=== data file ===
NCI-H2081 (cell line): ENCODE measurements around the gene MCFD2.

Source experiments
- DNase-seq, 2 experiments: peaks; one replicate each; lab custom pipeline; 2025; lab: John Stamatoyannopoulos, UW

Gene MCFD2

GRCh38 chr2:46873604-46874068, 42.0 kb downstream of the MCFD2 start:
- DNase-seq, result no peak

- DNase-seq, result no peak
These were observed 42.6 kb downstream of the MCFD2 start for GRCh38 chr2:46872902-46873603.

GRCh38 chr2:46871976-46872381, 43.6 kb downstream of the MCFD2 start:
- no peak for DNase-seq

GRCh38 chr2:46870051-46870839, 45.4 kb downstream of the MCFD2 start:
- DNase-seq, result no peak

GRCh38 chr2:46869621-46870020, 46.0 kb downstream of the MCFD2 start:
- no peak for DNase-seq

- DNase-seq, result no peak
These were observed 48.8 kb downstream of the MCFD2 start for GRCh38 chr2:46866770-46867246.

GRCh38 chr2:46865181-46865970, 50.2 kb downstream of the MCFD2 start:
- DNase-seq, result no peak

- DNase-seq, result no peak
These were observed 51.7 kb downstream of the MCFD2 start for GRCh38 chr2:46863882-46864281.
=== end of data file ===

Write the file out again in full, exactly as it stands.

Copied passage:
NCI-H2081 (cell line): ENCODE measurements around the gene MCFD2.

Source experiments
- DNase-seq, 2 experiments: peaks; one replicate each; lab custom pipeline; 2025; lab: John Stamatoyannopoulos, UW

Gene MCFD2

GRCh38 chr2:46873604-46874068, 42.0 kb downstream of the MCFD2 start:
- DNase-seq, result no peak

- DNase-seq, result no peak
These were observed 42.6 kb downstream of the MCFD2 start for GRCh38 chr2:46872902-46873603.

GRCh38 chr2:46871976-46872381, 43.6 kb downstream of the MCFD2 start:
- no peak for DNase-seq

GRCh38 chr2:46870051-46870839, 45.4 kb downstream of the MCFD2 start:
- DNase-seq, result no peak

GRCh38 chr2:46869621-46870020, 46.0 kb downstream of the MCFD2 start:
- no peak for DNase-seq

- DNase-seq, result no peak
These were observed 48.8 kb downstream of the MCFD2 start for GRCh38 chr2:46866770-46867246.

GRCh38 chr2:46865181-46865970, 50.2 kb downstream of the MCFD2 start:
- DNase-seq, result no peak

- DNase-seq, result no peak
These were observed 51.7 kb downstream of the MCFD2 start for GRCh38 chr2:46863882-46864281.